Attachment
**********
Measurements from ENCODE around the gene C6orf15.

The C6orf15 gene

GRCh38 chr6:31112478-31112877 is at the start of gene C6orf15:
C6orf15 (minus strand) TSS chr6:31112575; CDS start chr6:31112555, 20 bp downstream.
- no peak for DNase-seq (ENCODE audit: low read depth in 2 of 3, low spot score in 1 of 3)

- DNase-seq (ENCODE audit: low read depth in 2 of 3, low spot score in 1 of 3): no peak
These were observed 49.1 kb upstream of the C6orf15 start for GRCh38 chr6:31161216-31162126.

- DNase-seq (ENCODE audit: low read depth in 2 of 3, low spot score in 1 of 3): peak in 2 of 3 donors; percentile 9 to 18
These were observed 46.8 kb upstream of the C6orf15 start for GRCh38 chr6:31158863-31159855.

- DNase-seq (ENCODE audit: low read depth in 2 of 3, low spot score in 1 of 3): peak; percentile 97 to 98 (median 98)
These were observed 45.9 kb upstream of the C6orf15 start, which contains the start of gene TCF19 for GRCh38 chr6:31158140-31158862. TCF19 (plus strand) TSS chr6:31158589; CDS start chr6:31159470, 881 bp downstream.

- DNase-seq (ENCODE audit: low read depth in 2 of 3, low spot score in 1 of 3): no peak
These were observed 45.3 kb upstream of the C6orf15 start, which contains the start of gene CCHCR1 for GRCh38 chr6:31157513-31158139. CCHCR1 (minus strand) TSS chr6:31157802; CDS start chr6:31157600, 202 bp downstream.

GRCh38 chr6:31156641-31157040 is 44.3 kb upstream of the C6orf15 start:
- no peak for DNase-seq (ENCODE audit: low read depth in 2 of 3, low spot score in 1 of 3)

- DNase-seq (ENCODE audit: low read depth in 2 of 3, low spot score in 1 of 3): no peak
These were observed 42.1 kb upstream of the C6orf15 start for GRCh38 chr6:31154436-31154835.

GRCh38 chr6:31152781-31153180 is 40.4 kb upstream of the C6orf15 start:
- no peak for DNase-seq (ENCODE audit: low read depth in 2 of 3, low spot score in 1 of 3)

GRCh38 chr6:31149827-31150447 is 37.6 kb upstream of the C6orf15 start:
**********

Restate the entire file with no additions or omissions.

Measurements from ENCODE around the gene C6orf15.

The C6orf15 gene

GRCh38 chr6:31112478-31112877 is at the start of gene C6orf15:
C6orf15 (minus strand) TSS chr6:31112575; CDS start chr6:31112555, 20 bp downstream.
- no peak for DNase-seq (ENCODE audit: low read depth in 2 of 3, low spot score in 1 of 3)

- DNase-seq (ENCODE audit: low read depth in 2 of 3, low spot score in 1 of 3): no peak
These were observed 49.1 kb upstream of the C6orf15 start for GRCh38 chr6:31161216-31162126.

- DNase-seq (ENCODE audit: low read depth in 2 of 3, low spot score in 1 of 3): peak in 2 of 3 donors; percentile 9 to 18
These were observed 46.8 kb upstream of the C6orf15 start for GRCh38 chr6:31158863-31159855.

- DNase-seq (ENCODE audit: low read depth in 2 of 3, low spot score in 1 of 3): peak; percentile 97 to 98 (median 98)
These were observed 45.9 kb upstream of the C6orf15 start, which contains the start of gene TCF19 for GRCh38 chr6:31158140-31158862. TCF19 (plus strand) TSS chr6:31158589; CDS start chr6:31159470, 881 bp downstream.

- DNase-seq (ENCODE audit: low read depth in 2 of 3, low spot score in 1 of 3): no peak
These were observed 45.3 kb upstream of the C6orf15 start, which contains the start of gene CCHCR1 for GRCh38 chr6:31157513-31158139. CCHCR1 (minus strand) TSS chr6:31157802; CDS start chr6:31157600, 202 bp downstream.

GRCh38 chr6:31156641-31157040 is 44.3 kb upstream of the C6orf15 start:
- no peak for DNase-seq (ENCODE audit: low read depth in 2 of 3, low spot score in 1 of 3)

- DNase-seq (ENCODE audit: low read depth in 2 of 3, low spot score in 1 of 3): no peak
These were observed 42.1 kb upstream of the C6orf15 start for GRCh38 chr6:31154436-31154835.

GRCh38 chr6:31152781-31153180 is 40.4 kb upstream of the C6orf15 start:
- no peak for DNase-seq (ENCODE audit: low read depth in 2 of 3, low spot score in 1 of 3)

GRCh38 chr6:31149827-31150447 is 37.6 kb upstream of the C6orf15 start: